Friday, August 24, 2012

Two fantastic articles on #chemjobs from Susan Ainsworth

I have been terribly remiss in not covering the last two excellent articles on the chemistry job market by Susan Ainsworth. The first talks about chemists transitioning to working in the medical diagnostics field; I really liked this section about a Ph.D. organic chemist:
Patrick M. Donovan says he “stumbled into the diagnostics field” after losing his job at now-defunct Epix Pharmaceuticals in Lexington, Mass., in 2008. In the midst of a job search, he noticed an online posting for a senior biochemist position in Walpole, Mass., at Siemens Healthcare Diagnostics, an industry giant. 
Despite the fact that he is not a biochemist, but rather has a Ph.D. in organic chemistry from Boston College, Donovan applied for the position because his skills closely matched the job description. The company was actually looking for a synthetic chemist to make chemiluminescent labels to enhance its diagnostic detection technology, but it used the biochemist title to cover positions in many research areas including chemistry and microbiology. He was hired for the position at the end of 2008. 
Donovan says he’s not sure what gave him the edge in landing the job, but notes that the compounds he now works with are similar to the kinds of molecules he focused on in graduate school. Another plus, he says, may have been his postdoc experience at contract research organization Organix, as well as his work as an analytical quality control chemist for Armstrong Pharmaceuticals before graduate school. 
Donovan is happy in his new field. One satisfying aspect of his job, he says, is that his group works on molecules that can be used in a variety of assays for many tests in many areas. That contrasts with chemistry R&D done in pharma companies, which sometimes is more specialized, such as targeting a particular drug for a specific disease, he explains. “Our research can help a broad patient base of people all over the world, which is very rewarding.”
Why does it seem like Dr. Donovan is moving in the right direction, working for a medical diagnostics company, as opposed to a smaller pharma company? Is medical diagnostics "up the value chain" from pharma? (I don't really think so, but it seems that way sometimes.) Perhaps it is that medical diagnostics does not seem to be as astronomically difficult as pharma -- now I'm really talking ex recto. Readers?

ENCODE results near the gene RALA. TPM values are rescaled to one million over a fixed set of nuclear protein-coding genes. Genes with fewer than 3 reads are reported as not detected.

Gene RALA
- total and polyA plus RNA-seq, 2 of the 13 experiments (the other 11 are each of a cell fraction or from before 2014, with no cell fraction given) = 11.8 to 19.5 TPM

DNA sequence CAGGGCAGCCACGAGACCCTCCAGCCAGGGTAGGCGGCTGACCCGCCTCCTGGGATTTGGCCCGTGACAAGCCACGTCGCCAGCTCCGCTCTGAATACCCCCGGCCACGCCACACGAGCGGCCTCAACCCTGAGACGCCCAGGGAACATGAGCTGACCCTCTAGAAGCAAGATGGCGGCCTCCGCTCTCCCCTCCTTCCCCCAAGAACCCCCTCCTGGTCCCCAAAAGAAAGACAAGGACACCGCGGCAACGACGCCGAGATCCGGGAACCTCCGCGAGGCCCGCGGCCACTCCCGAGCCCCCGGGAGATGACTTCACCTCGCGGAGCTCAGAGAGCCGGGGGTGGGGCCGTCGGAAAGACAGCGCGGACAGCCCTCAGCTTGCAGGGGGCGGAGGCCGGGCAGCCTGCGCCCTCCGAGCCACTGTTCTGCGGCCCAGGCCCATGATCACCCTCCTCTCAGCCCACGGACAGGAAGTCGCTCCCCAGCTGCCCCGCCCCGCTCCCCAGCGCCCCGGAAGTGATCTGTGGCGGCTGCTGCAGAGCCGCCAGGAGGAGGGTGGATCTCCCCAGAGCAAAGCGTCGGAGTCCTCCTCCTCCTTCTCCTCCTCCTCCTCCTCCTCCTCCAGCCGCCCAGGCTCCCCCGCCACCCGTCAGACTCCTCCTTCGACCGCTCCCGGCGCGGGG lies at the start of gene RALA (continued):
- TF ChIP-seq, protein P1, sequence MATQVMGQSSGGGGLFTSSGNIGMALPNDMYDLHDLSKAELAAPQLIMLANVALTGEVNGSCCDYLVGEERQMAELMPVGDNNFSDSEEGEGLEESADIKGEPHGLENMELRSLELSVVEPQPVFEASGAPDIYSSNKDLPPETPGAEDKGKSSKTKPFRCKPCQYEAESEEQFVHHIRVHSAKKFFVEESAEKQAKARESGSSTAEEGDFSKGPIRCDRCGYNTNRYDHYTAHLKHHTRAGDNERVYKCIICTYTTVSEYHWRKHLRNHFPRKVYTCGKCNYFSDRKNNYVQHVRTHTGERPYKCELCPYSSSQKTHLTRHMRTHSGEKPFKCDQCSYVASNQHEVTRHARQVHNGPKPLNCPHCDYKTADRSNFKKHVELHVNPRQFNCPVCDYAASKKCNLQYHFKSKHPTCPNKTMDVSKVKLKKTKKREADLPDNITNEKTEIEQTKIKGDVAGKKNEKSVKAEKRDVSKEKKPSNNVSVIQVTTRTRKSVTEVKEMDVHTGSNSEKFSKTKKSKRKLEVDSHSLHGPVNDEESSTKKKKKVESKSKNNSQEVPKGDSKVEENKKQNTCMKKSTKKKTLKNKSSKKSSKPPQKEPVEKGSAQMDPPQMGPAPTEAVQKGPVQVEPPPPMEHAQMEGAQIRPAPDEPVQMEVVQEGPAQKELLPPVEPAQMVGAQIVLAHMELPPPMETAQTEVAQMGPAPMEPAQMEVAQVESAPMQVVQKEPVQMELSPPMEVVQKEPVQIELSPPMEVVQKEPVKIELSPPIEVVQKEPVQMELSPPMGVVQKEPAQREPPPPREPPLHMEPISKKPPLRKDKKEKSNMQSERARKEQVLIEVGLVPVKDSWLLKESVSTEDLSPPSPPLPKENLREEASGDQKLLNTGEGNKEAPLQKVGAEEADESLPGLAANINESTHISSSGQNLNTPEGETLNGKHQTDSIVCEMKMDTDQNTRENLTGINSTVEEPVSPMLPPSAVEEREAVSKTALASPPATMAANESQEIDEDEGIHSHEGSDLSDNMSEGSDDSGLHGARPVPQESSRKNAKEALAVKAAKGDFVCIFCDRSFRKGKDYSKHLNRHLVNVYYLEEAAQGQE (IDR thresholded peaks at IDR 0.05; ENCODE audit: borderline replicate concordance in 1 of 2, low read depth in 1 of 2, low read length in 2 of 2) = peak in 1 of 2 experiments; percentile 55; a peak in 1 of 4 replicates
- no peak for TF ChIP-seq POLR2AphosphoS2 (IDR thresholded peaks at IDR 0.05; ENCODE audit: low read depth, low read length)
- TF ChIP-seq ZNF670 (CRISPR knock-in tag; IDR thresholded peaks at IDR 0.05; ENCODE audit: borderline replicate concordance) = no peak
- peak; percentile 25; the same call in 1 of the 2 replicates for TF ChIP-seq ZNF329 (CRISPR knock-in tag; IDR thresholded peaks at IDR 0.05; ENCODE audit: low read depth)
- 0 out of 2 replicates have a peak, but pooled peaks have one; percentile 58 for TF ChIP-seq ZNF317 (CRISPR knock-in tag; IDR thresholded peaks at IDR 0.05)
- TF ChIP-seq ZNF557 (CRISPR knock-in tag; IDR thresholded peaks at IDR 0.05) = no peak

Also from Ms. Ainsworth, an article in this last week's issue regarding the jobs at small companies on the East Coast. There was also an accompanying short article talking about how best to position yourself:
To fill a single position for a medicinal chemist, “we might sift through about 100 résumés to find 10 candidates who are very well qualified,” says William C. Shakespeare, vice president of drug discovery at Ariad Pharmaceuticals in Cambridge, Mass. “We then face the challenge of making the final cut,” he says. “In short, we are looking for people who are not ordinary. We are looking for the cherry on top.” 
In particular, Ariad looks for outstanding medicinal chemists who can also contribute to its overall drug discovery efforts in other ways. Often that means that they have some background in structure-based drug design or protein biochemistry or experience in other areas such as absorption, distribution, metabolism, and excretion (ADME) studies, Shakespeare says. 
Candidates who have “helped provide a unique solution to an extraordinary problem—such as identifying a drug metabolism and pharmacokinetics property associated with a molecule—are more likely to stand out,” he says. “Those are the kinds of things that we look for.”
It's great to get numbers on what small companies are looking for. In this case, it is quite clear that Ariad is looking for fairly experienced medicinal chemists and certainly not new graduates.

More on both of these articles later, but I wanted to bring them to your attention.


  1. I wonder if William C. Shakespeare, vice president of drug discovery at Ariad Pharmaceuticals spins as good stories to his management and workers as the original Bard?

    1. Ah yes, the old story of a senior medicinal chemist responsible for two drug launches retiring early from the company at the age of 55. Three mid 30s graduates of his group inherit important management positions and soon two of them start fighting for position in the company and 'get rid' of the third, who was just trying to keep the company doing what it always was. Soon, the only survivor after a vicious battle becomes CEO and guts research, outsourcing all to China. In a few years, the company is bankrupt, the pension fund is found to be looted and stock is rock-bottom, affecting pretty much all the net worth of previous retirees. The old senior medicinal chemist is now poor and in his mid 60s. As he contemplates living out his life on foodstamps, his doctor tells him he has Alzheimers.

      Truly, a classic. I daresay Akira Kurosawa could not have come up with a better scenario.

    2. Uncle Sam, the plot of your story is excellent, but I am afraid the ending is not quite up to snuff. In my version the old senior medicinal chemist walks into a Wal-Mart and buys the only US-made product sold there, a 12-gauge shotgun. He then climbs into his old Aztec and drives off towards the office building from which his company was once run.

    3. No, the old man has to die in madness and poverty. Crushed by the betrayal of his former students. There is no room for revenge or going down in a hail of police gun-fire. Some things are better left un-americanized.

    4. I understand that you want to steer closer to the original plot of King Lear, but still...


    That's all you need to know. CJ is such a rah-rah-rag!